Nyarugenge woman arrested over abduction of two-year old baby

A 23-year old woman has been arrested in Mageragere Sector of Nyarugenge District for allegedly breaking into a neighbour’s house at night to steal a two-year old baby.

A 23-year old woman has been arrested in Mageragere Sector of Nyarugenge District for allegedly breaking into a neighbour’s house at night to steal a two-year old baby.

The incident happened at about 3am on Saturday.

The baby belonged to one Charlotte Mukarukundo said to have been asleep at the time of the incident.

Mukarukundo, a single mother, and the suspect were previously housemates.

However, it is said that recently, the suspect took Mukarukundo to a traditional healer in Kagarama in Kicukiro District to treat the infant of a tooth disease locally known as ibyinyo.

Mukarukundo, however, couldn’t afford the traditional healer’s financial demands, and off she returned home. The suspect never returned home.

From deep slumber, Mukarukundo woke up to realise the baby was missing.

All Mukarukundo could do was to make an alarm, which woke up neighboring families, they alerted the police and jointly started the search.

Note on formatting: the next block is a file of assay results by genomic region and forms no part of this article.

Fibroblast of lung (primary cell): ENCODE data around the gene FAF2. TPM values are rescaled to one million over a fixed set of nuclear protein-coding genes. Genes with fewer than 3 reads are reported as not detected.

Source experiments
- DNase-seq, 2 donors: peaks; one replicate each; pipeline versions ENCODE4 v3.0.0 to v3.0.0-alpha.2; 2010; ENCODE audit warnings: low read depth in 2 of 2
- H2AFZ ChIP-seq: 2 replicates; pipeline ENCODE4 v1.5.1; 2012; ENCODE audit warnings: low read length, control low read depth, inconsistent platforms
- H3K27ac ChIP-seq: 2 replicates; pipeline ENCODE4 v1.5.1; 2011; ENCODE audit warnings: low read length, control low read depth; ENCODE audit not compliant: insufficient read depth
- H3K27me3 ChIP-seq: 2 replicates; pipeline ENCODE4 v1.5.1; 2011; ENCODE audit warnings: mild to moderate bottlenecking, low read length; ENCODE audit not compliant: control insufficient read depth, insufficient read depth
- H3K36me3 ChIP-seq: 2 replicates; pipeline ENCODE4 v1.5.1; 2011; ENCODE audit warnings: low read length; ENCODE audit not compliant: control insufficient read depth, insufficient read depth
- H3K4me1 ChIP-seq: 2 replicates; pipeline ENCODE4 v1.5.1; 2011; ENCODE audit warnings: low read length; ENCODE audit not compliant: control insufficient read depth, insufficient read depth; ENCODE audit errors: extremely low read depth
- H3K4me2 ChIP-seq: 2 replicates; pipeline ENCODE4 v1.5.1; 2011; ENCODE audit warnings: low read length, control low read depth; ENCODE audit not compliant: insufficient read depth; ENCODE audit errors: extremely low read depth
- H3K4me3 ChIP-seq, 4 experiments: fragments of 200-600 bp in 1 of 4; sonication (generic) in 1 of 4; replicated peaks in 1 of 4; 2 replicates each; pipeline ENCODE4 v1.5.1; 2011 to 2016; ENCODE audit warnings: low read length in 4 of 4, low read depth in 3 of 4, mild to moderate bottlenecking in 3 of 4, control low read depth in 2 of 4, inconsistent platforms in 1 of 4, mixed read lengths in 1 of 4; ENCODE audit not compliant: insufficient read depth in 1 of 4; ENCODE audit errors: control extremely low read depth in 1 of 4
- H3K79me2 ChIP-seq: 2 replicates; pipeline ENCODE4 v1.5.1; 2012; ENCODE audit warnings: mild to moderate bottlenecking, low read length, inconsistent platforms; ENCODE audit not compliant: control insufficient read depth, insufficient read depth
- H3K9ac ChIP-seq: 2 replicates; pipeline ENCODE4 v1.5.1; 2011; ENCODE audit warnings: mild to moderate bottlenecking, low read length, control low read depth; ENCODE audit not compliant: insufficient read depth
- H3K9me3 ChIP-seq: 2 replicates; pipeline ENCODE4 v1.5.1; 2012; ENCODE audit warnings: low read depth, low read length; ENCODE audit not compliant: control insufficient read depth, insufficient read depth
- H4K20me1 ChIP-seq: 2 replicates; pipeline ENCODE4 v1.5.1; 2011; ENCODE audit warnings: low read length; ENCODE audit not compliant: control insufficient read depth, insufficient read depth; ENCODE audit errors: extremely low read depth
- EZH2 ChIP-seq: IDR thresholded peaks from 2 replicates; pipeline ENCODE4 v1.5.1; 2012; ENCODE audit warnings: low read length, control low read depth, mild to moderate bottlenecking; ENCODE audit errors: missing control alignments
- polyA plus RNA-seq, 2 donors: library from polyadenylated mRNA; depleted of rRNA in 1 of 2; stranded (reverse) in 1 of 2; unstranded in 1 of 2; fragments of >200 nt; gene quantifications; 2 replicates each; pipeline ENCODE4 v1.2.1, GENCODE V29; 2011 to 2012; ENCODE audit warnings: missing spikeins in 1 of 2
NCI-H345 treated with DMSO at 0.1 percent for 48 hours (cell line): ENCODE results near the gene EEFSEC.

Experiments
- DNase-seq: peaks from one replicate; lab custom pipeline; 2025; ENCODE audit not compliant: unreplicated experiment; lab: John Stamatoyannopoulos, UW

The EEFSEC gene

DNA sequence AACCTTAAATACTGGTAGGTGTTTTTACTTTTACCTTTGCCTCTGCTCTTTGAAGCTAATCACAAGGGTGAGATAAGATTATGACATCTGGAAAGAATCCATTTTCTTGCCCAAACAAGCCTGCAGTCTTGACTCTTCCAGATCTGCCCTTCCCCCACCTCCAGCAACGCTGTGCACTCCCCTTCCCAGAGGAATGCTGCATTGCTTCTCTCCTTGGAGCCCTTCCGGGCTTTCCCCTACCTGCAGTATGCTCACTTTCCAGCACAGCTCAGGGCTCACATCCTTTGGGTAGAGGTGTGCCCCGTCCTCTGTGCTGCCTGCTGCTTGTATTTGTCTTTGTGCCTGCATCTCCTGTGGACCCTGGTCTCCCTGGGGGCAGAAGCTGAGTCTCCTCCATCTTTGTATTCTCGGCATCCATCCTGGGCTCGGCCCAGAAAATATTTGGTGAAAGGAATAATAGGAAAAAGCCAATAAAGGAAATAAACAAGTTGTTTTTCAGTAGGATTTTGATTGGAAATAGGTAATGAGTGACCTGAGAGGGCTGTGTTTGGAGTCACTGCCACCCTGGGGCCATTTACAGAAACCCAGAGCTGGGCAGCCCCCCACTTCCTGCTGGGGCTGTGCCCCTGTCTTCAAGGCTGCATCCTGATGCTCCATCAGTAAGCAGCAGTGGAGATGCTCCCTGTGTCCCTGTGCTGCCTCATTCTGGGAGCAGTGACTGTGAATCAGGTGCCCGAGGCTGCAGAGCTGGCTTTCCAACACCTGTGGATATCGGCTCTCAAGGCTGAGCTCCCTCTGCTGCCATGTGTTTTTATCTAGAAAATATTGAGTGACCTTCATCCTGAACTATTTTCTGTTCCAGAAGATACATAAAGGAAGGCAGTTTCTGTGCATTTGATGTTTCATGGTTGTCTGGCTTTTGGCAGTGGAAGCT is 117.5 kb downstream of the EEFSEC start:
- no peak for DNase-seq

“After about six hours of search, Police and the residents found the suspect hiding in an old house in Nyarurenzi Cell in Mageragere with the baby,” Supt. Emmanuel Hitayezu, the Police spokesperson for the City of Kigali, said.

“She found herself in between different groups that joined police in the search, and she hid in the abandoned old house,” he added, crediting the role of public partnership and neighbourhood watch.

“This is criminal act of abduction as stated in article 224 of the penal code. Police is still investigating the main motive of abduction to make a conclusive case file to be forwarded to prosecution for further legal proceedings,” the spokesperson said.

Supt. Hitayezu also advised parents to always take their children to health centres or hospitals rather than believing in myths of traditional healers, which can be dangerous to children.

Believed to cure a tooth disease known as ibyinyo, traditional healers and parents have been subjecting their young children to this dangerous procedure.

Medics say ibyinyo is the natural teething stage that all babies go through, beginning at around six months of age.

While teething in babies causes mouth pain, fevers, and sometimes even vomiting or diarrhea, prematurely extracting the teeth is not a cure, according to health experts, and can cause serious permanent damage to the child.